• Golder S, Loke YK. Is there evidence for biased reporting of published adverse effects data in pharmaceutical industry-funded studies? British Journal of Clinical Pharmacology 2008:66(6)767-773.

  • Golder S, Loke YK. Search strategies to identify information on adverse effects: a systematic review. Journal of the Medical Library Association 2009:97(2):84–92.

  • Golder S, Loke YK, Bland M. Unpublished data can be of value in systematic reviews of adverse effects: methodological overview. Journal of Clinical Epidemiology 2010;63(10):1071-1081.

  • Golder S, Loke YK. Sources of information on adverse effects: a systematic review. Health Information and Libraries Journal 2010;27(3):176-90.

  • Loke YK, Golder SP, Vandenbrouche JP. Comprehensive evaluations of the adverse effects of drugs: importance of appropriate study selection and data sources. Therapeutic Advances in Drug Safety. 2011 [in press]


Industry data
Industry Data fellowship

  • Raw data from industry

    • No evidence that the numbers of adverse effects from industry and non-industry funded studies differed.

  • Interpretation and conclusion of industry studies

    • Bias may be introduced in the interpretation and conclusions of industry funded studies


Sources
Sources fellowship

  • MEDLINE

    • MEDLINE retrieved the highest number of relevant references in only four out of thirteen cases:

      • One compared MEDLINE with IPA

      • One compared MEDLINE with reference books

      • Two searched for non-drug interventions

  • EMBASE vs MEDLINE

    • In eight out of ten cases searching EMBASE retrieved more relevant references than MEDLINE.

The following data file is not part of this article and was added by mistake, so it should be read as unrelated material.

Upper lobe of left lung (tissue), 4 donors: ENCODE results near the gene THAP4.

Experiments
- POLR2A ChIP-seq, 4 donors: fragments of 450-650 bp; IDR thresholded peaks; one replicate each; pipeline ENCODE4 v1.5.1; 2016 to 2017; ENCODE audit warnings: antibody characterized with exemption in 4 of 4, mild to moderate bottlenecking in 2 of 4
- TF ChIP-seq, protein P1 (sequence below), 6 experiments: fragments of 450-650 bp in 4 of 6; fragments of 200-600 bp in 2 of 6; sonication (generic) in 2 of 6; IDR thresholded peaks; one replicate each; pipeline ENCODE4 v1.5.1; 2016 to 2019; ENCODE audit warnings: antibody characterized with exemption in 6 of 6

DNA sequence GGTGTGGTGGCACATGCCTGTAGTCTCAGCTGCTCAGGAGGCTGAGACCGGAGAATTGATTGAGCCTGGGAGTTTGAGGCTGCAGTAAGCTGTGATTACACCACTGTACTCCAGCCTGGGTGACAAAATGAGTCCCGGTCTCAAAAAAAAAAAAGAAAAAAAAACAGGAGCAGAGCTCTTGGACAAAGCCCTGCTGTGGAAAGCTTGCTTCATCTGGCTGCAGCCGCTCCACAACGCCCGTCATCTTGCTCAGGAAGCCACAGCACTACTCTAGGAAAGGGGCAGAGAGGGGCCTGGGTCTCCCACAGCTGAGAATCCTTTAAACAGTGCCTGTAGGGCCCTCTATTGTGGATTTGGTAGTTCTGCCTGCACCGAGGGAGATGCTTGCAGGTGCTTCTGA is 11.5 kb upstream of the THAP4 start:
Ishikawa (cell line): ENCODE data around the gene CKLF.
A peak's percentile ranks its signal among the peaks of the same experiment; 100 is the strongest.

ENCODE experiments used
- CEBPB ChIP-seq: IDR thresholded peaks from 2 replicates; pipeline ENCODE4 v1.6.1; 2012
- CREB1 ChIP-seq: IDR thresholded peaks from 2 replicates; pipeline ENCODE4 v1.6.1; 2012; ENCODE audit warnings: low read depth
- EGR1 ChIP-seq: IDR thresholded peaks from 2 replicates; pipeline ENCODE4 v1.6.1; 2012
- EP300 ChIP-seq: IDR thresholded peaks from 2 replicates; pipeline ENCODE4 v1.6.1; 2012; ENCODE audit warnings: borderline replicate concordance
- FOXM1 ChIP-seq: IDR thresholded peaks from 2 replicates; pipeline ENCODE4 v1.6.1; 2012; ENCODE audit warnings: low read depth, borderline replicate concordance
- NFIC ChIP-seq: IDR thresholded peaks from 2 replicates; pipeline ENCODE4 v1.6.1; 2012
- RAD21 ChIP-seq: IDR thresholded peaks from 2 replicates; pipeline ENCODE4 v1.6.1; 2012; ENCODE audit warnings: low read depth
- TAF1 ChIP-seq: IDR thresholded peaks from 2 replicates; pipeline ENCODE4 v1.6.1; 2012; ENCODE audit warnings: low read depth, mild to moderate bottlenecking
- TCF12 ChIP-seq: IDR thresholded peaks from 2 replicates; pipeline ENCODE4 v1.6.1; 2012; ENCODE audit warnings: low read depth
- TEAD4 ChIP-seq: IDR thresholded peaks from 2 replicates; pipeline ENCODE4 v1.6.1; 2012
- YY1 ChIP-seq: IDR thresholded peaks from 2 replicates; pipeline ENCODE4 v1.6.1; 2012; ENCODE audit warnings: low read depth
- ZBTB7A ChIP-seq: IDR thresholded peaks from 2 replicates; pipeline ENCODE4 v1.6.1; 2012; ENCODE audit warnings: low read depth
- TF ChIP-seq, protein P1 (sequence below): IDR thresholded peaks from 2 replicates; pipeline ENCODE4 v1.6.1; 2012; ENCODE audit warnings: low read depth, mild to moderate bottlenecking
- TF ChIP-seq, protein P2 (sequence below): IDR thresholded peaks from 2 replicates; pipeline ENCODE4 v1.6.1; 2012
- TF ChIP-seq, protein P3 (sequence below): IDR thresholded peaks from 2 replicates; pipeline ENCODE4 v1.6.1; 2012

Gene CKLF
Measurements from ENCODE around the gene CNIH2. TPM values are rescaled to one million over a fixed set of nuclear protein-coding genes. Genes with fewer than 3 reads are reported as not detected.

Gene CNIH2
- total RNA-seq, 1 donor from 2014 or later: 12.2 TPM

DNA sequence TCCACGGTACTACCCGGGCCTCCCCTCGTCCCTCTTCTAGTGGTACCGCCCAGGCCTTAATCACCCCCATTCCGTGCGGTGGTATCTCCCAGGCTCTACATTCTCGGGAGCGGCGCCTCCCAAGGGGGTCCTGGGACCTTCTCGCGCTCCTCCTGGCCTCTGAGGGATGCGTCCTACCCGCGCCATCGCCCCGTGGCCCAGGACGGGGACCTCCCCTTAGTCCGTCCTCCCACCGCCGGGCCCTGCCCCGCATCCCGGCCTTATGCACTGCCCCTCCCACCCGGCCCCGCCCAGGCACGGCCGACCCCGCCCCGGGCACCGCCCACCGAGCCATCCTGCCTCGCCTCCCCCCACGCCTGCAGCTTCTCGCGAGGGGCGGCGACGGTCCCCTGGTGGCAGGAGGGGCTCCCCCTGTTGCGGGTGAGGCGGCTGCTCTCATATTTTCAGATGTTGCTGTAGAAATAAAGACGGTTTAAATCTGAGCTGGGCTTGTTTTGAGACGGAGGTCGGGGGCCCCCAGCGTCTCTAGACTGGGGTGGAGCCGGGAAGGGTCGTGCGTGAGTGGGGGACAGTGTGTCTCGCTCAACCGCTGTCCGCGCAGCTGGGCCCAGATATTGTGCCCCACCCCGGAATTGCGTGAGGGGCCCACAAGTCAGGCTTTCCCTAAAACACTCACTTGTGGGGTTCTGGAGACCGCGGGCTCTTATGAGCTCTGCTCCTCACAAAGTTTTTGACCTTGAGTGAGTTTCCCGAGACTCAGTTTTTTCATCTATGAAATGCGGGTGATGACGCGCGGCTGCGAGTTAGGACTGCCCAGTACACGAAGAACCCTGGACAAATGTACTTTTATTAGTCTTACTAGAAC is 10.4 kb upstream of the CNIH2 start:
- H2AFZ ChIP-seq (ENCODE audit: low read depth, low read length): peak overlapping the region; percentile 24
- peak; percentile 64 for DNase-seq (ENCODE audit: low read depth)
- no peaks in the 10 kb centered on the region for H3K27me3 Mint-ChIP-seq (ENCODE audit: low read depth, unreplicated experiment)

Sources1
Sources fellowship

  • Derwent Drug File vs EMBASE vs MEDLINE

    • In four out of five cases searching Derwent Drug File retrieved more relevant references than EMBASE or MEDLINE

  • Industry Submissions

    • In two out of four cases data retrieved from industry submissions retrieved the highest number of relevant records and in each case many records were unique

  • International Pharmaceutical Abstracts (IPA)

    • Searching IPA retrieved either the lowest or joint lowest number of relevant records in five out of seven cases


Search strategies
Search strategies fellowship

  • Evaluated generic adverse effects search strategies

    • Badgett et al 1999

      • (ae or co or po or de).fs or CASE REPORT/ and HUMAN/

    • Golder et al 2006

      • (ae or co or de).fs or (safe or safety or side effect* or undesirable effect* or treatment emergent or tolerability or toxicity or adrs or (adverse adj2 (effect or effects or reaction or reactions or event or events or outcome or outcomes)).ti,ab


Search strategies1
Search strategies fellowship

  • Evaluated searches for named adverse effects

    • Wieland et al 2005

      • “human” [MESH] AND journal article [pt] AND breast neoplasms [majr:noexp] AND (risk [mh:noexp] OR risk factors [mh:noexp] OR follow-up studies [mh:noexp] OR odds ratio [mh:noexp])


Search strategies2
Search strategies fellowship

  • Be careful of large numbers of results

    • High sensitivity can be achieved but with low precision

    • Search strategies which have been evaluated, achieved sensitivity 97% to 100%, with precision 0.9% to 2.8% (NNR: 111 to 36)

  • Don’t rely on electronic searches alone

    • Even using generic adverse effects free text and indexing terms and synonyms for named adverse effect likely to miss relevant articles


Other factors
Other factors fellowship

  • Author affiliation

    • Surgeons and those working in screening reported less complications

  • Impact factor

    • High impact factor journals reported higher rates of adverse effects

  • Year of publication

    • No significant difference

  • Country Setting

    • No significant difference


Study designs
Study designs fellowship

  • RCTs less heterogeneous but smaller number of participants

  • Most confidence intervals of the incidence or risk ratio of adverse effects overlap between study designs

  • Most study designs agree, in terms of finding an increase, decrease or no difference, in adverse effects

  • No consistent pattern of reporting between study designs

    • Observational studies may not pose a major threat of bias in the reporting of adverse effects data but caution is still needed